More sensor interfacing with the Bus Pirate

After interfacing the TMP102 temperature sensor recently with the Bus Pirate, the next step on my agenda was to integrate this with the Web Platform along with a HH10D humidity sensor.  Unfortunately I realised a bit late (entirely my fault rushing an order) that although the HH10D was an I2C sensor, the humidity was actually read through a frequency output pin; the I2C EEPROM was only for calibration data.  Bus Pirate to the rescue once again!

This, like the TMP102 is an 3.3V sensor and needs pullup resistors on the I2C bus to read the EEPROM.  I wasted spent a number of hours with this getting nothing but garbage data with the first sensor I tried (the calibration values were completely wrong), on the second try with a backup sensor I had much better luck, getting good results almost immediately.

We’ll be doing a similar setup to the TMP102: using I2C and turning on the power supplies but in this case the AUX pin should be set to HIGH-Z for input/reading.

HiZ> m
1. HiZ
2. 1-WIRE
4. I2C
5. SPI
6. 2WIRE
7. 3WIRE
9. LCD
x. exit(without change)

(1)> 4
Set speed:
 1. ~5KHz
 2. ~50KHz
 3. ~100KHz
 4. ~400KHz

(1)> 3
I2C> c
a/A/@ controls AUX pin
I2C> @
I2C> W
Power supplies ON
I2C> (1)
Searching I2C address space. Found devices at:
0xA2(0x51 W) 0xA3(0x51 R)

Good.  Now if you take a look at the datasheet for the M24C02 EEPROM to do a random address read you’ll need to send a start bit, device select (read only; R/W set to 0), address, then another start bit, device select again (but with R/W set to 1), then read commands.  The HH10D datasheet mentions there are 2 calibration factors we need to read: sensitivity and offset and each are 2 byte integers, making a total of 4 bytes.  These start at address EEPROM address 10.  Using the BP, we do the following:

I2C> [0xa2 0x0a [0xa3 r:4
READ: 0x01  ACK 0x8B  ACK 0x1E  ACK 0x32

This is in big-endian format so the sensitivity value (at address 0x10) reads 0x018B and the offset is 0x1E32.  We’ll also do a frequency read, the first as baseline with my AC running nearby and the second breathing on the sensor:

I2C> f
AUX Frequency:  autorange 7,169 Hz
I2C> f
AUX Frequency:  autorange 6,790 Hz

The formula in the datasheet states the RH = (offset-freq) * sensitivity/4096.  Plugging these in we get 54% and 90.6% RH which seems to match the other humidity sensor in my room.  Success!

Next step was getting this working on my Web Platform.  I have some very bare-bones code working with the TMP102 already, just need to work on the HH10D a bit more and I’ll post my example up here.

Hard drive rotary input device part 2

Been working on a few projects lately and have a number of things I’m hoping to post soon, one of them I got around to briefly documenting is the re-implementation of a hard drive rotary input device – I’m working on hooking up a laptop hard drive to an Arduino/AVR to be used as an input device similar to a rotary encoder only super-sized.  I originally put together a circuit last year which never really worked but now I’ve gotten around to doing it right.  The circuit I implemented was similar to the original Instructable with a few modifications, I tried using the LM324 op-amp called for but didn’t quite work the way I wanted (running from +5V Vcc gave an output ~3.5V instead of being saturated to the full 5V) and tried using a LM339 comparator instead with better success.  The signals can be seen for comparison on my scope in the video.  Right now this just proof-of-concept generating the correct inputs signals to the microcontroller.  Implementation of firmware, a simple circuit to the AVR and brief demo of a more sophisticated output display will follow shortly. Details of the circuit are on the YouTube page and listed below.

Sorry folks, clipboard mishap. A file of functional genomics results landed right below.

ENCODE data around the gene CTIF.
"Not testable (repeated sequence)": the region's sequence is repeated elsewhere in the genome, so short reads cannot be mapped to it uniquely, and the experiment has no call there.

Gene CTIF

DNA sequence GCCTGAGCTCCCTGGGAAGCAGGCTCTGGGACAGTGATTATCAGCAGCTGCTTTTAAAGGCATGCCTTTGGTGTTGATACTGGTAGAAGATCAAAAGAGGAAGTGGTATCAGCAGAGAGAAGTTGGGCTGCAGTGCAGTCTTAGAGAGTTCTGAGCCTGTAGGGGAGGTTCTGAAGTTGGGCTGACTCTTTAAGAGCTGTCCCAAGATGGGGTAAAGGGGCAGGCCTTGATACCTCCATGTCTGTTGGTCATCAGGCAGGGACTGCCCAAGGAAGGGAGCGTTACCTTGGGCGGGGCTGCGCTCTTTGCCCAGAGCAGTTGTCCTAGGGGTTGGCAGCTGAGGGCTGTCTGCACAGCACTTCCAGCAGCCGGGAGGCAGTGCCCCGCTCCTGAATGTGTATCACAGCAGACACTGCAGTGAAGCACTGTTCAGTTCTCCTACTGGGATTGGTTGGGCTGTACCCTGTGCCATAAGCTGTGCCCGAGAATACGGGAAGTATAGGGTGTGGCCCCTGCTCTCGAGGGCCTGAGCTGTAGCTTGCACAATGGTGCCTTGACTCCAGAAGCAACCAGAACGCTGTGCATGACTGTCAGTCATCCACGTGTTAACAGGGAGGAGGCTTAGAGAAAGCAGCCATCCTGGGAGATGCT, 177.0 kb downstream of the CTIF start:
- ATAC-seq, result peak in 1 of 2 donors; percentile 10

The schematic I followed was similar to the one in the Instructable however I removed the 1k series resistors to the non-inverting inputs of the ‘324 and replaced the 10k feedback with 1M’s. The outputs of the LM324 were fed to the LEDs with a series current-limiting resistor. The 339 was similar except it had a 10k pull-up resistor on the output. Both were running off of a single-sided +5V supply and the inverting inputs were tied to ground. The hard drive I used had 4 pins as shown, 3 pins each to separate coils and one common pin which was also tied to ground.

Barometer OneWire sensor added

I finally got around to ordering and building a 1-wire barometer kit from Hobby Boards…  it was a fairly straightforward assembly process when you actually follow the construction tips and don’t accidentally mix up the location of the two SMT IC chips…  Oops!  Thankfully they were only 8-pin SOIC’s so it wasn’t too terribly difficult to fix.  Next time I suppose should stop watching Storm Chasers while soldering!

It took a minor hack on the DS2438 library I’ve been using to add a function to read data from the ADC without converting to a humidity value with temperature compensation to get working, but seems to be pretty good so far; my reading are within 0.02 inHg from what I’ve seen so far, though only testing over the full 3-4″ range will evaluate the precision correctly.  I’ve updated the patch on my Google Code repository to reflect the new readAD() function.

There are some minor bugs I’ve noticed, namely the DS1820 temperature sensors can report invalid readings when the Arduino is powered on.  It only seems to happen when it’s reset, a cold power-on rarely causes it and usually an additional reset or two fixes the issue.  The DallasTemperature library is coded to use parasitic power for the sensors and it’s possible I may have wired them to use +5V; I’m thinking this could possibly cause issues but will need to check.  The lightning counter code currently calculates the derivative between readings and only uploads the differences rather then the absolute value, occasionally this will give an incorrect reading as well which results in a large negative value being transmitted.  These two issues can skew the scaling on the graphs which can be annoying.